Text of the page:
Researchers measure nanometer scale temperature

December 19, 2011
This is an electrothermal cantilever from the University of Illinois, having nanometer-scale electrode tip integrated onto a microheater. Credit: University of Illinois at Urbana-Champaign

Illinois researchers have developed a new kind of electro-thermal nanoprobe that can independently control voltage and temperature at a nanometer-scale point contact. It can also measure the temperature-dependent voltage at a nanometer-scale point contact.

Atomic force microscope cantilever tips with integrated heaters are widely used to characterize polymer films in electronics and optical devices, pharmaceuticals, paints, and coatings. These heated tips are also used in research labs to explore new ideas in nanolithography and data storage, and to study fundamentals of nanometer-scale heat flow. Until now, however, no one has used a heated nano-tip for electronic measurements.

"We have developed a new kind of electro-thermal nanoprobe," according to William King, a College of Engineering Bliss Professor in the Department of Mechanical Science and Engineering at the University of Illinois at Urbana-Champaign. "Our electro-thermal nanoprobe can independently control voltage and temperature at a nanometer-scale point contact. It can also measure the temperature-dependent voltage at a nanometer-scale point contact."

"Our goal is to perform electro-thermal measurements at the nanometer scale," according to Patrick Fletcher, first author of the paper, "Thermoelectric voltage at a nanometer-scale heated tip point contact," published in the journal Nanotechnology. "Our electro-thermal nanoprobe can be used to measure the nanometer-scale properties of materials such as semiconductors, thermoelectrics, and ferroelectrics."

The electro-thermal probes are different than thermal nanoprobes typically used in King's group and elsewhere. They have three electrical paths to the cantilever tip. Two of the paths carry heating current, while the third allows the nanometer-scale electrical measurement. The two electrical paths are separated by a diode junction fabricated into the tip. While the cantilever design is complex, the probes can be used in any atomic force microscope.

Explore further: Improved Method for Nanometer-Scale Patterns Writing

More information: The paper is available online at doi:10.1088/0957-4484/23/3/035401

Related Stories

Improved Method for Nanometer-Scale Patterns Writing

August 30, 2004

Researchers from the Georgia Institute of Technology and the Naval Research Laboratory (NRL) have developed an improved method for directly writing nanometer-scale patterns onto a variety of surfaces. The new writing method, ...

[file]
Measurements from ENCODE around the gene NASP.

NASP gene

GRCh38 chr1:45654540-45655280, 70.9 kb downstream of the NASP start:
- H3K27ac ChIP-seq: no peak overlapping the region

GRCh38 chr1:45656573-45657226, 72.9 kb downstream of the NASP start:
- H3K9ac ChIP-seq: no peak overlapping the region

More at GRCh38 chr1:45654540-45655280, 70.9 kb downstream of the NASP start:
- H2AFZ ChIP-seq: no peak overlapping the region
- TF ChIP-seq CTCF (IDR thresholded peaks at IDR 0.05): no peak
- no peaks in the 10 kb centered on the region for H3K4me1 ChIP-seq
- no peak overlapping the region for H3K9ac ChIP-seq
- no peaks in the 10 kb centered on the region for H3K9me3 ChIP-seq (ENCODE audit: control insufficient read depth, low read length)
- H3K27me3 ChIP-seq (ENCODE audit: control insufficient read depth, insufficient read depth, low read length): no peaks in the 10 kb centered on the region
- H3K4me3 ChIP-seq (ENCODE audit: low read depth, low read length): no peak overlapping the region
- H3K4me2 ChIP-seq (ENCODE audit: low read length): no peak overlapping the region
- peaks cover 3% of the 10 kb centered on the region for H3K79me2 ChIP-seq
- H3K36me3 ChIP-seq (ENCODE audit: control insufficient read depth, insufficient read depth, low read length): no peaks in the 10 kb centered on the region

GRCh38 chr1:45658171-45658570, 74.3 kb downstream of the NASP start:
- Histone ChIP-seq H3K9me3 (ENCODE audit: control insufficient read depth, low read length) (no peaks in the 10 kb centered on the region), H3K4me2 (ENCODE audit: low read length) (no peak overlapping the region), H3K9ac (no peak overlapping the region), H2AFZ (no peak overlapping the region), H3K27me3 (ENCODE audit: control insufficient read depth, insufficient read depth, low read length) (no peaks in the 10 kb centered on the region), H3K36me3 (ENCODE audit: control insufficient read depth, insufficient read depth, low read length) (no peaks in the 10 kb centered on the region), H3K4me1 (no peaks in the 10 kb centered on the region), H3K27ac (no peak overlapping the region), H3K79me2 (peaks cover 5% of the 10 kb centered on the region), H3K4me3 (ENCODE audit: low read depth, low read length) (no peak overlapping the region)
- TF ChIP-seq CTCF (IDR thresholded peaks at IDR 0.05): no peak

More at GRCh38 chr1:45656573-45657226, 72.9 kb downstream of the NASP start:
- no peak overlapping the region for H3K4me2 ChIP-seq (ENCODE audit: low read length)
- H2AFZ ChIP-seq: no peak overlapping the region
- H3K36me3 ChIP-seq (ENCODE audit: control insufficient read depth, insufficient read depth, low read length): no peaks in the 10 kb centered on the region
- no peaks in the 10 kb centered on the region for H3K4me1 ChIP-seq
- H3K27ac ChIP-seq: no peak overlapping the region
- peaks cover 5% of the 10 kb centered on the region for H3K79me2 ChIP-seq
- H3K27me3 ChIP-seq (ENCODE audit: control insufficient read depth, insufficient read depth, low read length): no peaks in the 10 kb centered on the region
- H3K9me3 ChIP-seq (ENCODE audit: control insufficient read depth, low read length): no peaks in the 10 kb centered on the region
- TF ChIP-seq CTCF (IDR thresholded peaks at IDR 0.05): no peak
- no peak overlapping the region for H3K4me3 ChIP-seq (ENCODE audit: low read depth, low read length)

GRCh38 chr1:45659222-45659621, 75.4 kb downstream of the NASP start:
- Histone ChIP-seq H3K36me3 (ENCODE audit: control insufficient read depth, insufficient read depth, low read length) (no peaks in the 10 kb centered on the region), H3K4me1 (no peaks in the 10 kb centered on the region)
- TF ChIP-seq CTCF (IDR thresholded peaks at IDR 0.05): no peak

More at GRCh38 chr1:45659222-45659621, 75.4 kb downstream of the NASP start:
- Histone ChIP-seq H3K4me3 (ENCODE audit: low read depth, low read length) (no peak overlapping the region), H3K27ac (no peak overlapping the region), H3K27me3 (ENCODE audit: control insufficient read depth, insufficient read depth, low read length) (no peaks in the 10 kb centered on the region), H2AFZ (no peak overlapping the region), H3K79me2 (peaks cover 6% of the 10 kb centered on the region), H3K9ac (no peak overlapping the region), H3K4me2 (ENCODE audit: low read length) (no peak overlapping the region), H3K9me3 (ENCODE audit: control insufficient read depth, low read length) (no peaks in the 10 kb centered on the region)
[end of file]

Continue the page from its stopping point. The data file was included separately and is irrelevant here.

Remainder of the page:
Femtogram-level chemical measurements now possible

March 27, 2008

Finding a simple and convenient technique that combines nanoscale structural measurements and chemical identification has been an elusive goal. With current analytical instruments, spatial resolution is too low, signal-to-noise ...

IBM Scientists Effectively Eliminate Wear at the Nanoscale

September 7, 2009

(PhysOrg.com) -- IBM scientists have demonstrated a promising and practical method that effectively eliminates the mechanical wear in the nanometer-sharp tips used in scanning probe-based techniques. This discovery can potentially ...

Self-cooling observed in graphene electronics

April 3, 2011

With the first observation of thermoelectric effects at graphene contacts, University of Illinois researchers found that graphene transistors have a nanoscale cooling effect that reduces their temperature.

Researchers ink nanostructures with tiny 'soldering iron'

November 7, 2011

Researchers with the Lawrence Berkeley National Laboratory (Berkeley Lab) have shed light on the role of temperature in controlling a fabrication technique for drawing chemical patterns as small as 20 nanometers. This technique ...

Recommended for you

For 2-D boron, it's all about that base

September 2, 2015

Rice University scientists have theoretically determined that the properties of atom-thick sheets of boron depend on where those atoms land.

Electrical circuit made of gel can repair itself

August 25, 2015

(Phys.org)—Scientists have fabricated a flexible electrical circuit that, when cut into two pieces, can repair itself and fully restore its original conductivity. The circuit is made of a new gel that possesses a combination ...

An engineered surface unsticks sticky water droplets

August 31, 2015

The leaves of the lotus flower, and other natural surfaces that repel water and dirt, have been the model for many types of engineered liquid-repelling surfaces. As slippery as these surfaces are, however, tiny water droplets ...

Scientists grow high-quality graphene from tea tree extract

August 21, 2015

(Phys.org)—Graphene has been grown from materials as diverse as plastic, cockroaches, Girl Scout cookies, and dog feces, and can theoretically be grown from any carbon source. However, scientists are still looking for a ...

0 comments

Please sign in to add a comment. Registration is free, and takes less than a minute. Read more

Click here to reset your password.
Sign in to get notified via email when new comments are made.